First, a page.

But the spirit of the Reformation did not descend in all its fulness on the Muse, till the appearance of Milton. That great poet was, in heart, as thoroughly a reformer, and, in doctrine, much more thoroughly so, than Luther himself. Indignant at every effort to crush the spirit, and to cheat it, in his own words, " of that liberty, which rarefies and enlightens it like the influence of heaven,” he proclaimed the rights of man as a rational, immortal being, undismayed by menace and obloquy, amidst a generation of servile and unprincipled sycophants. The blindness, which excluded him from the things of earth, opened to him more glorious and spiritualized conceptions of heaven ; and aided him in exhibiting the full influence of those sublime truths, which the privilege of free inquiry in religious matters had poured upon the mind. His Muse was as eminently the child of Protestanism, as that of Dante, who resembled him in so many traits of character, was of Catholicism. The latter poet, coming first among the moderns, after the fountains of the great deep, which had so long overwhelmed the world, were broken up, displayed, in his wonderful composition, all the elements of modern institutions, as distinguished from those of antiquity. He first showed the full and peculiar influence of Christianity on literature. But it was Christianity under the form of Catholicism. His subject, spiritual in its design, like Milton's, was sustained by all the auxiliaries of a visible and material existence. His passage through the infernal abyss is a series of tragic pictures of human woe, suggesting greater refinements of cruelty than were ever imagined by a heathen poet. Amid all the various forms of mortal anguish, we look in vain for the mind as a means of torture ; at least, we recall but one solitary exception to this remark. In like manner, in ascending the scale of celestial being, we pass through a succession of brilliant fêtes, made up of light, music, and motion, increasing in splendor and velocity, till all are lost and confounded in the glories of the Deity. Even the pencil of the great master, dipped in these gorgeous tints of fancy, does not shrink from the attempt to portray the outlines of Deity itself. In this he aspired to what many of his countrymen in the sister arts of design have since attempted, and, like him, have failed. For who can hope to give form to the Infinite? In the same false style, Dante personifies the spirits of evil; and Satan himself is drawn in all the bugbear monstrosities of a superstitious fancy, or, more properly, age. For much was, doubtless, owing to the age, though much, also, must be referred to the genius of Catholicism, which, appealing to the senses, has a tendency to materialize the spiritual, as Protestantism, with deeper reflection, aims to spiritualize the material. Thus Milton, in treading similar ground, borrows his illustrations from intellectual sources ; conveys the image of the Almighty by his attributes ; and, in the frequent portraiture which he introduces of Satan, suggests only vague conceptions of form, the faint outlines of matter, as it were, stretching vast over many a rood, but towering sublime by the unconquerable energy of his will, — the fit representative of the principle of evil. Indeed, Milton has scarcely any thing of what may be called scenic decorations, to produce a certain stage effect. His actors are few, and his action nothing. It is only by their intellectual and moral relations, by giving full scope to the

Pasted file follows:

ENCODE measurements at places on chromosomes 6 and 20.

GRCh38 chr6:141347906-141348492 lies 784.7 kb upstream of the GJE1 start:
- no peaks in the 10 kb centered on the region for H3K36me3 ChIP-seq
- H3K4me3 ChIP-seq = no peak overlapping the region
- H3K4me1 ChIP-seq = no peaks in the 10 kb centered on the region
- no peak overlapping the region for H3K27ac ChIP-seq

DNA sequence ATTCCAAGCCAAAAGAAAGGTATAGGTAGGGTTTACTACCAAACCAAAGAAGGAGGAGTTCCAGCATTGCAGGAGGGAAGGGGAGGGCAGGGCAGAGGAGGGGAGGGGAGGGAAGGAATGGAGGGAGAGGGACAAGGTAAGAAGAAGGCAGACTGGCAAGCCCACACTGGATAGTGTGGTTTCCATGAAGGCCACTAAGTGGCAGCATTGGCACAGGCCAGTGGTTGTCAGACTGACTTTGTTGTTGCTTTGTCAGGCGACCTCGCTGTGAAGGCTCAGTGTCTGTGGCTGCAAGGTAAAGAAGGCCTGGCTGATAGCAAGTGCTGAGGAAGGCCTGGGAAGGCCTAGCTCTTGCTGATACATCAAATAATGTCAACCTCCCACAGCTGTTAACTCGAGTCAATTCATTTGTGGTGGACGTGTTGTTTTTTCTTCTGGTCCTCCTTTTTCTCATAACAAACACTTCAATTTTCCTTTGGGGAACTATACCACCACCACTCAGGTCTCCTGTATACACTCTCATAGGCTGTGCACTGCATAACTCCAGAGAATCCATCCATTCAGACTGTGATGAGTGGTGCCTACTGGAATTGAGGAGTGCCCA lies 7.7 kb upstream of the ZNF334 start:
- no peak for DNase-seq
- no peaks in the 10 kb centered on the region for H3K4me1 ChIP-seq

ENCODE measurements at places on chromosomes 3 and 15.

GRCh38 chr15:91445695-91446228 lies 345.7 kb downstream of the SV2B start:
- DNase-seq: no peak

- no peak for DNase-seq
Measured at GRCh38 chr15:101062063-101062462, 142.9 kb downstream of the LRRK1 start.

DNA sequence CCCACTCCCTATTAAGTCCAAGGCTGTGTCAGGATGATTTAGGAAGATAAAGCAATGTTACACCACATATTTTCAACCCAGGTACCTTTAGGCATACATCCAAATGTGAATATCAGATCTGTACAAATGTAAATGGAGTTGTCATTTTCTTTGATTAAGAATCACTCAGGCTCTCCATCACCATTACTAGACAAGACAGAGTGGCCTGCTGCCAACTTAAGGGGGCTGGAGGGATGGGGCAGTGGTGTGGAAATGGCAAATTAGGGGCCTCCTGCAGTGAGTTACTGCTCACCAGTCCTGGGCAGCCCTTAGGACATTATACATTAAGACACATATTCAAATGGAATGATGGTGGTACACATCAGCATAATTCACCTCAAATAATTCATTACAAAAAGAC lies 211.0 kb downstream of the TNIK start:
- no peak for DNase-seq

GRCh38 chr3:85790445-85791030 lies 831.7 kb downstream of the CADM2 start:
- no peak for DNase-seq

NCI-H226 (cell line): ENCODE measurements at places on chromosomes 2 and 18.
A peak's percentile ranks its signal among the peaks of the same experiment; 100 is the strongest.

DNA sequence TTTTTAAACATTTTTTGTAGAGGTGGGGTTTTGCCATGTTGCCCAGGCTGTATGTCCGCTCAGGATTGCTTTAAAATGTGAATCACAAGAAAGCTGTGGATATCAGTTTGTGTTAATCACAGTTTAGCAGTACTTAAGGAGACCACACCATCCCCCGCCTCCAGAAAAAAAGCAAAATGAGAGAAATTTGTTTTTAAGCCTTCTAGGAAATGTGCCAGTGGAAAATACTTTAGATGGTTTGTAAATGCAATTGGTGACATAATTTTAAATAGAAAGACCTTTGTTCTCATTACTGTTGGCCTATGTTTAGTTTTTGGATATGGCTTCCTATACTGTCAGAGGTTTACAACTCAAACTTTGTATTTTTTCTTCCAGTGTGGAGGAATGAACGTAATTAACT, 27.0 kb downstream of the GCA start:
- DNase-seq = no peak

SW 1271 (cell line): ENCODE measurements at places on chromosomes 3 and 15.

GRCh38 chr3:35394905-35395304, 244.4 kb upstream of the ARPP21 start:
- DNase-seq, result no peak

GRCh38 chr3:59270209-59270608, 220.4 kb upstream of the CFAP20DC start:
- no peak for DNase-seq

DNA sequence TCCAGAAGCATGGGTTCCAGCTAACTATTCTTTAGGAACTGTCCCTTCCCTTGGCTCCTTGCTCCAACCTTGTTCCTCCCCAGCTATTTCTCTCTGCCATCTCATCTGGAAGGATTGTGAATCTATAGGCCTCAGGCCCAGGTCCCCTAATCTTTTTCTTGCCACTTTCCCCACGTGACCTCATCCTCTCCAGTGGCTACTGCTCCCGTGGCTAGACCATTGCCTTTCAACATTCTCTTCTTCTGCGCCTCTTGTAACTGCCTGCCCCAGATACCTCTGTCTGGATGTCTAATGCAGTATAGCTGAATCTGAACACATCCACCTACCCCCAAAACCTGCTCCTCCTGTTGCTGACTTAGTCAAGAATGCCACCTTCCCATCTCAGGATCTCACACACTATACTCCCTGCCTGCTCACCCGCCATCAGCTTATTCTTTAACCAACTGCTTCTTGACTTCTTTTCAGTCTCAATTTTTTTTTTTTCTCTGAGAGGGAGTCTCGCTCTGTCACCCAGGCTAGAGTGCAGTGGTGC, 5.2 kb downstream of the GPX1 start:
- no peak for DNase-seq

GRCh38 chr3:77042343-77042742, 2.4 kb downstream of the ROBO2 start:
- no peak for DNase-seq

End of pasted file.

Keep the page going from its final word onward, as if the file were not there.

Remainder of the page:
« Cherub Contemplation, He that soars on golden wing,

Guiding the fiery-wheeled throne," that he has prepared for us visions of celestial beauty and grandeur, which never fade from our souls.

In the dialogue with which the two poets bave seasoned their poems, we see the action of the opposite influences we have described. Both give vent to metaphysical disquisition, of learned sound, and much greater length than the reader would desire. But in Milton it is the free discussion of a mind trained to wrestle boldly on abstrusest points of metaphysical theology ; while Dante follows in the same old, barren footsteps which had been trodden by the schoolmen. Both writers were singularly bold and independent. Dante asserted that liberty which should belong to the citizen of every free state ; that civil liberty which had been sacrificed, in his own country, by the spirit of faction. But Milton claimed a higher freedoin ; a freedom of thinking and of giving utterance to thought, uncontrolled by human authority. He had fallen, indeed, on evil times. But he had a generous confidence, that his voice would reach to posterity, and would be a guide and a light to the coming generations. And truly has it proved so ; for in his writings we find the germs of many of the boasted discoveries of our own day in government and education ; so that he may be fairly considered as the morning star of that higher civilization, which distinguishes our happier era.

Milton's poetical writings do not seem, however, to have been held in that neglect by his contemporaries, which is commonly supposed. He had attracted too much attention as a political controversialist, was too much feared for his talents, as well as hated for his principles, to allow any thing which fell from his pen to pass unnoticed. He lived to see a second edition of - Paradise Lost,” and this was more than was to have been fairly anticipated of a composition of this nature, however well executed, falling on such times. Indeed, its sale was no evidence that its merits were comprehended, and may be referred to the general reputation of its author. For we find so accomplished a critic as Sir William Temple, some years later, omitting the name of Milton in his roll of writers who have done honor to modern literature ; a circumstance which may, perhaps, be imputed to that reverence for the ancients, which blinded Sir William to the merits of their successors. How could Milton be understood in his own generation, — in the grovelling, sensual court of Charles the Second ? How could the dull eyes, so long fastened on the earth, endure the blaze of his inspired genius? It was not till time bad removed him to a distance, that he could be calmly gazed on, and his merits fairly contemplated. Indeed, Addison, as is well known, was the first to bring them into popular view, by a beautiful specimen of criticism, that has permanently connected his name with that of his illustrious subject. More than half a century later, another great name in English criticism, perhaps the greatest in general reputation, Johnson, passed sentence of a very different kind on the pretensions of the poet. A production more discreditable to the author is not to be found in the whole of his voluminous